Last year, I attended COP27 in Sharm El Sheikh, Egypt as an observer on behalf of the Climate Action Network Eastern Europe, Caucasus, and Central Asia. One main topic of the conference was “loss and damage,” and the results of the negotiations ended with an agreement on the creation of a loss and damage fund. Time will tell whether this fund will really help less developed countries like Kyrgyzstan that are vulnerable to climate change.
War in Ukraine and Kyrgyz Renewable Energy
The war in Ukraine was on everyone’s lips. Conversations focused on the negative impacts of the war on climate, energy and food. In discussions that I found fascinating, representatives from the governments of Ukraine, Georgia, and Moldova, and researchers from various organizations discussed how war-related emissions, which have so far been ignored, can be dealt with under the UN Framework Convention on Climate Change (UNFCCC) and the 2015 Paris Agreement.
At the center of attention was a recently released report by the Initiative on GHG accounting of war. It is estimated that in just 7 months, the Russian invasion of Ukraine released around 33 million tons of greenhouse gas emissions.
I attended a side event at the Ukraine pavilion (at COP27, Ukraine had its own pavilion for the first time in the history of COP) and made a presentation about renewable energy solutions during war, focusing on the example of volunteers who made portable solar panel stations during Kyrgyz-Tajik border clashes in September 2022.
When the border conflict between Tajikistan and Kyrgyzstan began, the main аttacks were on power lines. Dozens of Kyrgyz villages in the Batken region in the southwest of Kyrgyzstan lost electricity, leaving about 10,000 houses and public facilities without light. The greatest vulnerabilities were border checkpoints and troops protecting the border, which were constantly in need of charging facilities. Between September 14 and 16, Kyrgyz citizens began collecting humanitarian aid for the people of Batken. The group fundraised for five solar panel stations, and information technology and engineering civil activists helped them build small-portable solar panel stations for border guards.
This case is very similar to Ukraine’s Ecoaction NGO movement, which is also fundraising for portable solar power stations for the army. Ukrainian colleagues asked me to join their side event at COP27, and I was happy to share how powerful Kyrgyz civil society is in crisis.
Meanwhile, the head of the official delegation of Kyrgyzstan, Deputy Minister of Natural Resources, Environment and Technical Supervision, Beksultan Ibraimov, spoke at the COP27 high-level segment. He said that 6.3 billion dollars will be required for Kyrgyzstan’s adaptation to climate change.
He emphasized that in the last 20 years, Kyrgyzstan has seen a 60% increase in the number of avalanches, mudflows, and floods that cause hundreds of millions of US dollars of damage. He continued: “Being emitters of 0.03% of global greenhouse gases, Kyrgyzstan is calling for climate justice… The time has come for a common decision to recognize that mountain ecosystems, with all available water, mineral and biological resources, and, of course, ambassadors of high mountain snow peaks—snow leopards—are extremely sensitive to climate change and, at the same time, are of paramount importance for the present and the future of humanity.”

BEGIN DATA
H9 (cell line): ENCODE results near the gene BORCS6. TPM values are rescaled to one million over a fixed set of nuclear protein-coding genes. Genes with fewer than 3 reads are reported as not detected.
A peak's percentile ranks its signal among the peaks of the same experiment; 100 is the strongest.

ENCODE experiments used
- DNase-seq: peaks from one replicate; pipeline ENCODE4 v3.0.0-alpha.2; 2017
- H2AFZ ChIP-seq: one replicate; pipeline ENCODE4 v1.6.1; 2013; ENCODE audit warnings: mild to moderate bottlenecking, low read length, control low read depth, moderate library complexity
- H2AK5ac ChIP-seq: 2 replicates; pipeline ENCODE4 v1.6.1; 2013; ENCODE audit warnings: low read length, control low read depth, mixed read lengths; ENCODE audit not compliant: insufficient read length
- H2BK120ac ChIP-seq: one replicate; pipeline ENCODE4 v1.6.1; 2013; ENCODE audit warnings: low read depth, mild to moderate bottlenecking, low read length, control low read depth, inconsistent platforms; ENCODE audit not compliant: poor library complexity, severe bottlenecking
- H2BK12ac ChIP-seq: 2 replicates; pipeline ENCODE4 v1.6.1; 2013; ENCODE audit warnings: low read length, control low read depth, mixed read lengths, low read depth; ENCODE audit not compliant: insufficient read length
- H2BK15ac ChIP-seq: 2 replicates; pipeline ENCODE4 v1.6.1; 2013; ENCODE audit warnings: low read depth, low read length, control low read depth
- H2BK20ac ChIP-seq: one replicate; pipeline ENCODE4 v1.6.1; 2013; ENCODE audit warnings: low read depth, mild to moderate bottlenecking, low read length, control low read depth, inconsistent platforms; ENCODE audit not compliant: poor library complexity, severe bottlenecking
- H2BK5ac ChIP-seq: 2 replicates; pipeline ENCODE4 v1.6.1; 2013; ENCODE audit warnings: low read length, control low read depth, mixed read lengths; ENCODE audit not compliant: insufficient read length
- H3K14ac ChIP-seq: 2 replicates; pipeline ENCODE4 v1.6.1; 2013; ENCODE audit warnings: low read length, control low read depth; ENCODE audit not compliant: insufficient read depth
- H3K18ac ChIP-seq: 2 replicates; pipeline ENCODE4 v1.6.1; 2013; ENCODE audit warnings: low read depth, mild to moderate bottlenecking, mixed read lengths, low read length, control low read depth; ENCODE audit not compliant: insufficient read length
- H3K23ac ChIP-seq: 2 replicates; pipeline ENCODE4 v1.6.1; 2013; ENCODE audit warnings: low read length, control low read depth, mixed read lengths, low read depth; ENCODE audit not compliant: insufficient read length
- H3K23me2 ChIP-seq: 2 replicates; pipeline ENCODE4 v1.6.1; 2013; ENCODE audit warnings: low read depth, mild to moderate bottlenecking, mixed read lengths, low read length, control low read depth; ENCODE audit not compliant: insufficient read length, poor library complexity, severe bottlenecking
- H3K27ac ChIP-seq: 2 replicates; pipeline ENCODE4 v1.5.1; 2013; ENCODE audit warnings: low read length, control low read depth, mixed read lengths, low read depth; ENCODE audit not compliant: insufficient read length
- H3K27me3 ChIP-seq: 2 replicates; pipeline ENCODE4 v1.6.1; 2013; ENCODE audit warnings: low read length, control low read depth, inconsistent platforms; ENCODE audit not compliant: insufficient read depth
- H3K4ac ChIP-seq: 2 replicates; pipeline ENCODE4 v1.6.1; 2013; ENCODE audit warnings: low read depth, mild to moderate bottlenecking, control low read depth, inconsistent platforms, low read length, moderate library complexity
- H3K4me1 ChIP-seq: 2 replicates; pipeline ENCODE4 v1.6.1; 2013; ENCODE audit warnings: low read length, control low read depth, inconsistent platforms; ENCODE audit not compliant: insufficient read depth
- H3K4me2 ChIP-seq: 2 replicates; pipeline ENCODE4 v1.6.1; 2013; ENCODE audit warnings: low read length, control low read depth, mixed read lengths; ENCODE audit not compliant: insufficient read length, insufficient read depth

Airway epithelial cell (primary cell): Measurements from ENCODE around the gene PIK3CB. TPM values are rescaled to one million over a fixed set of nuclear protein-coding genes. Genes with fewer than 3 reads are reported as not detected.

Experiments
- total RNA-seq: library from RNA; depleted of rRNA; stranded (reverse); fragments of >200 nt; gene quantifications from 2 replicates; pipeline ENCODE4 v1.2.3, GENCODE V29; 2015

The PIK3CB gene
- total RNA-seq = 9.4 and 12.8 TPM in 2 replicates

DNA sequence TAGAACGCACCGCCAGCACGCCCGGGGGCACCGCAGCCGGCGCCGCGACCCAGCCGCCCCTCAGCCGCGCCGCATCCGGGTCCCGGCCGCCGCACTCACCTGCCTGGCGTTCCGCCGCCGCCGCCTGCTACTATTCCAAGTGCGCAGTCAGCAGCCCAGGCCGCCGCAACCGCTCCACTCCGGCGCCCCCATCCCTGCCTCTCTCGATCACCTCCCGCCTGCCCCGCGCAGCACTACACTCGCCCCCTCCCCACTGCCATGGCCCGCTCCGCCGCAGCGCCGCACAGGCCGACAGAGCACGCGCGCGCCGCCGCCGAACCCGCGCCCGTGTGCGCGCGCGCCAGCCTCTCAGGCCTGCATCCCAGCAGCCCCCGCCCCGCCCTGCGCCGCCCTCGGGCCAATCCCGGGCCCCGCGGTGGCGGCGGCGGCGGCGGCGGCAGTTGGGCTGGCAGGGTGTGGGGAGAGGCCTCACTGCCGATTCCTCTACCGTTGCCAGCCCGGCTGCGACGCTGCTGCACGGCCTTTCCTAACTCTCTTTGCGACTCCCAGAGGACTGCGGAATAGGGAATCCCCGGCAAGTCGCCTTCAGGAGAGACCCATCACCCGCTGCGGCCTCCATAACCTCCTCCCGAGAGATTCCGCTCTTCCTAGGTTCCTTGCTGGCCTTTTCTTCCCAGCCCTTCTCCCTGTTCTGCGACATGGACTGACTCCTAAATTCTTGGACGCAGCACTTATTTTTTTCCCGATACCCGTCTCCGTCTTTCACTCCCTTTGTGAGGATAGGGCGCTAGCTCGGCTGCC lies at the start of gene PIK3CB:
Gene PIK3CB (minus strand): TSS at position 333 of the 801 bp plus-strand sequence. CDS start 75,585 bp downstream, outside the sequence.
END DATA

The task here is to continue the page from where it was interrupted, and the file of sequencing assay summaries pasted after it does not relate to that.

Kyrgyzstan also had a large number of representatives from environmental NGOs and the youth community. They attended the People’s Plenary, as well as side events related to water, glacier, health, and air pollution issues.
Tajikistan and Glaciers
The president of Tajikistan, Emomali Rahmon, was the only Central Asian representative to attend the UNFCCC’s main event, and spoke at the opening of COP27. He noted that Tajikistan is a mountainous country, vulnerable to climate change, and glaciers in the country are melting rapidly. He pointed out that “Tajikistan is one of the most vulnerable countries in terms of climate in the entire region of Europe and Central Asia. Ninety-three percent of Tajikistan’s territory consists of mountains.”
“It is assumed that by 2050 up to one third of the glaciers in Central Asia will completely disappear, which will dramatically increase the risk of flash floods from the breakout of glacial lakes.”
It is worth emphasizing that Tajikistan had its own pavilion at COP27, where it organized side events related to water security, glacier issues and mountain policy of the region. Previously, at COP26 in Glasgow, five Central Asia countries had a joint pavilion, but at the 2022 conference, I did not witness a joint position or representative events from the region.
Overall, this COP was historic because of the decision to create a loss and damage fund. This decision is the first step in opening a source of financial support to the billions of people in the Global East who have contributed little to the climate crisis but are suffering enormously from it. Among them are the people of Kyrgyzstan. To claim finance from this fund, Kyrgyzstan will need to conduct more evidence-based research, like data analysis of melting glaciers, loss and damage, and climate change impacts in the country. It will also need to create an adaptation strategy.